One question that comes up every year is how to disguise autobiographical material in your fiction. If you base a character on your mother, for example, do you need to change a few details so she's not so easily recognizable? The fear, as I understand it, is that your mother will recognize herself in your work and be offended if you portray her as less than perfect.
My answer, unhelpfully, is that it depends. It depends on your portrayal, and it depends on your mother. It also depends on how much you care if she's offended. Ultimately it's a personal decision. Students who are looking for hard-and-fast rules about anything in creative writing are bound to be disappointed.
I read a book recently that introduced another dimension to this debate: the question of how your portrayal makes the reader feel, and what it makes him do when he finishes the book.
The short story collection I Want to Show You More by Jamie Quatro (Grove Press) was published in January to much fanfare and near-universal acclaim. The New York Times and the New Yorker both gave it glowing reviews. Writing in the New Yorker, James Wood called it "passionate, sensuous, savagely intense, and remarkable." The Times reviewer, Dwight Garner, pointed out that Quatro's characters are obsessed with five things: "sex, running, God, illness and infidelity, not necessarily in that order." I wrote a blog post about the ways authors "link" the stories in book-length collections, and I think Garner's approach to Quatro's book is apt because these obsessions do appear to be the threads that connect her stories. In my reading, the theme of infidelity looms much larger than the other four, but the others are certainly present.
Several stories in the book have the same basic plot: a married, Christian woman conducts a virtual affair (a phone-sex affair?) with a man in another city, and she comes very close to consummating the affair--buying tickets to travel to the man's home, lying to her family about where she's going, literally shaking with excitement of the possibility of her tele-lover's physical touch--before backing out at the last minute and returning to her life. It is, to use Wood's phrase, a "savagely intense" setup, and it works just as well the third time she uses it as it does the first.
For a certain type of reader (a type I would suspect most of us are, even if we don't admit it) Quatro's repetition leads us to wonder whether the obsession belongs not just to the characters but to the author as well. In other words, did Jamie Quatro have a phone sex affair that came close to, but just missed, consummation? Ultimately it doesn't matter. A book should be allowed to exist on its own plane, apart from its author and the details of her life. But still--did she?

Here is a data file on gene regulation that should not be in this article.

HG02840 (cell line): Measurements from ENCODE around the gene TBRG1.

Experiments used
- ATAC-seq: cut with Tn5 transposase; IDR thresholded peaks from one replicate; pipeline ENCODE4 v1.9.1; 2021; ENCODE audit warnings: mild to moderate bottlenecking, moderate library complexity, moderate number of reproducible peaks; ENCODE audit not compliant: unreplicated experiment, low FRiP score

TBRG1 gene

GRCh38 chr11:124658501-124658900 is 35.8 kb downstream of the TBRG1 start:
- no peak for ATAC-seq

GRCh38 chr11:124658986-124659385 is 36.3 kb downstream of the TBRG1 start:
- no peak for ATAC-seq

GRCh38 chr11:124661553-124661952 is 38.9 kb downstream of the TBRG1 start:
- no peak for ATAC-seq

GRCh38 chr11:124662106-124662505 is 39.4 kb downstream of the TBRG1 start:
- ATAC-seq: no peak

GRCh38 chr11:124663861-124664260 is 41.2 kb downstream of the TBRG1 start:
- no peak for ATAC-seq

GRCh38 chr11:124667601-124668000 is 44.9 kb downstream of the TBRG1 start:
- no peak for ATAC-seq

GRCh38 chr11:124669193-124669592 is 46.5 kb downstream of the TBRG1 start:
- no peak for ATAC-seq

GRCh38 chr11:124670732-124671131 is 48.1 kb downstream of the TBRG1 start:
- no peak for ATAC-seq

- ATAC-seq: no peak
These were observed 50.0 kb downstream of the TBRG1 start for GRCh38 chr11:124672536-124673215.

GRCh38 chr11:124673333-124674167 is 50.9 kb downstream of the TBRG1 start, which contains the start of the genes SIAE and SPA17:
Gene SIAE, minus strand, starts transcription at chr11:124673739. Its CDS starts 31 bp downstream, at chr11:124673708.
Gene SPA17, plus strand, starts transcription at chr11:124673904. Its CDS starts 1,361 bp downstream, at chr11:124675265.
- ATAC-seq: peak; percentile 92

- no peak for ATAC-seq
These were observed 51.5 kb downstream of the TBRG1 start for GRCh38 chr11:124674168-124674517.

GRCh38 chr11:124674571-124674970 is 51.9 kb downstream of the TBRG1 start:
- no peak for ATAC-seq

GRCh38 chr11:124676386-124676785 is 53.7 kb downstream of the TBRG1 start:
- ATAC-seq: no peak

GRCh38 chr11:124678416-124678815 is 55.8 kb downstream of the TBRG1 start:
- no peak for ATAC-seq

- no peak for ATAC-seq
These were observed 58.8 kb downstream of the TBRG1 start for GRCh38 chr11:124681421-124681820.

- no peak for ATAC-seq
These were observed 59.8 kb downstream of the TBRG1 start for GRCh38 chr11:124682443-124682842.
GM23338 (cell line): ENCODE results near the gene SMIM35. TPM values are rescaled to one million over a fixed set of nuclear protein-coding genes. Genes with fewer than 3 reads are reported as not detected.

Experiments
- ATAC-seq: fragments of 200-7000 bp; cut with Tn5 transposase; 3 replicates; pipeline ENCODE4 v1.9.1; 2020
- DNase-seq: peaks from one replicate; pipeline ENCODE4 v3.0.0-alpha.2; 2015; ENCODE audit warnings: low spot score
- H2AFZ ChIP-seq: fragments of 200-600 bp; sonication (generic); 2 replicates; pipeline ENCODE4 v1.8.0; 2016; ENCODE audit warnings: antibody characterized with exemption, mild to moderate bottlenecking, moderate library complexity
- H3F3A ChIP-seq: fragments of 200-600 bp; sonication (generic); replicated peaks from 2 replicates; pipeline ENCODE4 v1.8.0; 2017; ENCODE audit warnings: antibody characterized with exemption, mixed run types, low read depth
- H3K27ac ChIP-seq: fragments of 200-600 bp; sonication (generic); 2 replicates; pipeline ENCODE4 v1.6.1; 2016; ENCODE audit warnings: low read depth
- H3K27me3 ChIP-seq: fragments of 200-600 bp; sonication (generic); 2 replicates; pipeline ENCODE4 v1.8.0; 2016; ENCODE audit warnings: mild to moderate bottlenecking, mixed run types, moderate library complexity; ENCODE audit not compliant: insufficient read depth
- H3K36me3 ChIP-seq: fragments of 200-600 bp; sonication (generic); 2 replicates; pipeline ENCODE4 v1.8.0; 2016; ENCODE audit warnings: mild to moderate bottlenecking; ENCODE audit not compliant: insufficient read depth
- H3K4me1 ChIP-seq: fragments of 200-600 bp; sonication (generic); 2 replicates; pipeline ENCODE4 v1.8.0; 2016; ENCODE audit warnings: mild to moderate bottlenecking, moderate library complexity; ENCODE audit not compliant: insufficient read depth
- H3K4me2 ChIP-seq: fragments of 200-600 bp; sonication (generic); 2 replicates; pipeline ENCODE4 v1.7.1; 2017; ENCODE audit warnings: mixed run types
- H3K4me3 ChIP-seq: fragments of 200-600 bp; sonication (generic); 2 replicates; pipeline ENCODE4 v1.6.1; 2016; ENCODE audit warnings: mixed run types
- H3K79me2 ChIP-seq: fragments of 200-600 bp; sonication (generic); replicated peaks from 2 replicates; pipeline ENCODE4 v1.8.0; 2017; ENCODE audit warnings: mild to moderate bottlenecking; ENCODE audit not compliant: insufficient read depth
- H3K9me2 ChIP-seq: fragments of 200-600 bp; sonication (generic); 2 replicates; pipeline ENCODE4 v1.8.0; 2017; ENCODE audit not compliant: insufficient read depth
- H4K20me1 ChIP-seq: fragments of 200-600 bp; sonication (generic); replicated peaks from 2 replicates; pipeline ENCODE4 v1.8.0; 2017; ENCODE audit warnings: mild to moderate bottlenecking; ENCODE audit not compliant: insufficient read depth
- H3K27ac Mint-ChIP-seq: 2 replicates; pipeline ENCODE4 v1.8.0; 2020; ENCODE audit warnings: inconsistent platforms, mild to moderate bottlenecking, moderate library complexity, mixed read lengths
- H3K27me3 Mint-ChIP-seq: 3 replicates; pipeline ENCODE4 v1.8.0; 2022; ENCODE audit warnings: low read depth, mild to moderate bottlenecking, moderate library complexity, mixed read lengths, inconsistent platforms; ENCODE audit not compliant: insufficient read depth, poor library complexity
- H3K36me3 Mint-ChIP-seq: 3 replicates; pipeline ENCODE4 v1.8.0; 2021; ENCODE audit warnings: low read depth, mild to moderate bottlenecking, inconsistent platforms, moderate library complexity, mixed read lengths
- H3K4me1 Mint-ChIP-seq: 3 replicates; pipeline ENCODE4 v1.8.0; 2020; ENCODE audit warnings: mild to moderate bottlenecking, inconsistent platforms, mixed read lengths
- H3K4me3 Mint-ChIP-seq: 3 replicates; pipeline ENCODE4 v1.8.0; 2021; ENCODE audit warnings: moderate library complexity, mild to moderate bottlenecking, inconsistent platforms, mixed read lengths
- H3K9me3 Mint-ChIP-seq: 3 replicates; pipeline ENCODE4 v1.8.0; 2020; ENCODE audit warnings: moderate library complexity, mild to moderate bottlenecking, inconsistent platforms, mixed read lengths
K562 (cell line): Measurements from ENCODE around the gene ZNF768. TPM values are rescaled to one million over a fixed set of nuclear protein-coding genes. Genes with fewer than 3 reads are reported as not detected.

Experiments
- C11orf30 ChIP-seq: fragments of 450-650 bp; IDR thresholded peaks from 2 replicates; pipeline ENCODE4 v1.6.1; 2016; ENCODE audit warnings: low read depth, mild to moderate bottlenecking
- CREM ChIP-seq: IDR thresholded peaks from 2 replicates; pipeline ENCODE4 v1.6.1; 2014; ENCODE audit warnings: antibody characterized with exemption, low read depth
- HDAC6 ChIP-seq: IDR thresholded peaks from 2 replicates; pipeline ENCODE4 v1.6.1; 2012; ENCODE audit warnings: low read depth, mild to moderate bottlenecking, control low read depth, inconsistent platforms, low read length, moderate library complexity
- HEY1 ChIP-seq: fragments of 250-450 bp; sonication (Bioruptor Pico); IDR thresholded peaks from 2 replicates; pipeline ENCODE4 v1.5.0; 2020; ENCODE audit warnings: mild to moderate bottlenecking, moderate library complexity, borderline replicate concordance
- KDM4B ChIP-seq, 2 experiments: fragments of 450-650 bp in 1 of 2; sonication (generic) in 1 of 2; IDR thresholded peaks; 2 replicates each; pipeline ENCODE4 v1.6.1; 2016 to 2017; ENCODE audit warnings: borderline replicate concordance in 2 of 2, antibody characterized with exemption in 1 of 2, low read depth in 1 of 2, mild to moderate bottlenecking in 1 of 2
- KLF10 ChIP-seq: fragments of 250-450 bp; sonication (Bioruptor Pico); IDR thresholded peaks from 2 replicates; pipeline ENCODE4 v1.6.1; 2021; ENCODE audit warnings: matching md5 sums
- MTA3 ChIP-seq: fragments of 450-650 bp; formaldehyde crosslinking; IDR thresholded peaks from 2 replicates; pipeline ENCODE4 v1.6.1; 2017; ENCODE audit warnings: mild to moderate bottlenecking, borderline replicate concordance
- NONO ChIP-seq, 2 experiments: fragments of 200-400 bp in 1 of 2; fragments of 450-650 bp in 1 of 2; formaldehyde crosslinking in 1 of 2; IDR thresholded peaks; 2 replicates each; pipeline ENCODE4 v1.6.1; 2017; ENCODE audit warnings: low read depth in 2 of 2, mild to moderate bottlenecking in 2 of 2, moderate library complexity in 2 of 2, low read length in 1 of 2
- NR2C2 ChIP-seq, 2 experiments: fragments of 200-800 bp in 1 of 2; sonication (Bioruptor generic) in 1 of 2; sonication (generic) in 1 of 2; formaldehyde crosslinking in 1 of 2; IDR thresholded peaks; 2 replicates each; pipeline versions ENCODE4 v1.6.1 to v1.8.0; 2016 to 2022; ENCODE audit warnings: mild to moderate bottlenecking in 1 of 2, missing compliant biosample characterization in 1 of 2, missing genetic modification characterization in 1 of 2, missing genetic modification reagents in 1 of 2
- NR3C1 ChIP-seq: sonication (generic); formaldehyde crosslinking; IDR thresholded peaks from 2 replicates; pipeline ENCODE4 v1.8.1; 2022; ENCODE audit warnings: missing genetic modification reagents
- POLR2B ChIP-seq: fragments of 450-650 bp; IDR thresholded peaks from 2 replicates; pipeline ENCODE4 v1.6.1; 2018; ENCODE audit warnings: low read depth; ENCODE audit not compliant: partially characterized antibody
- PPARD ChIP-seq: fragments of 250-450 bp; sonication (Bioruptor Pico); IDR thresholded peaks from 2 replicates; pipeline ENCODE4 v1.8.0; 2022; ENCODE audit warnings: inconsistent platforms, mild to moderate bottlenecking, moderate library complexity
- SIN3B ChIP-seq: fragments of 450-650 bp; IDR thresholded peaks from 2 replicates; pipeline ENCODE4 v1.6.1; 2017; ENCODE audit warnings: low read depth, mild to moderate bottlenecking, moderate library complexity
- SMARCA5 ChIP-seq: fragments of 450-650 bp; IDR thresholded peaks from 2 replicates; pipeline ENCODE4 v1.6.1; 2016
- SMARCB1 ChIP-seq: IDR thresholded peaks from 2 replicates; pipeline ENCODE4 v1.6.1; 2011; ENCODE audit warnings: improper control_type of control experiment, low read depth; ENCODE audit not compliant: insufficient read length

I have to believe that some of the appeal of this book hinges on the reader's curiosity about Jamie Quatro and her real-life family. In a bygone era--say, twenty years ago--readers wouldn't know anything about Jamie Quatro beyond what the publisher printed under her photo on the dust jacket, a few details about prior publications and the name of the town in Georgia where she lives. Lookout Mountain: it's a quaint and memorable name for a town, so we're not surprised when Quatro uses it in her stories. But hey, if that detail is true, what about the others? Her protagonist's husband, for instance, is always a college professor...
Enter Google. An "I Feel Lucky" search for "quatro lookout mountain professor" leads you to this faculty profile page. Is this the author's husband? Looking at the photo, I can't help but place what I know about Quatro's "husband" characters behind his sad-looking eyes, his his weary smile. Poor guy, I think, his wife was having phone sex with another man behind his back. She almost left him, but she didn't. I wonder if they're happy now, whether they were able to mend fences and move on.
And then I remember the book is fiction. There's no reason to believe any of it was true. (And it really doesn't matter, etc.) But I know that if I were a professor of business who had read Jamie Quatro's book and ran into her husband at a conference, our conversation would be pretty awkward. Maybe that's the risk the author takes when she uses recognizable characters in the Google era. At any rate, I plan to cite this example next time my students introduce the topic in one of our free-form Q&As. It depends on a lot of things, I'll say, including one more.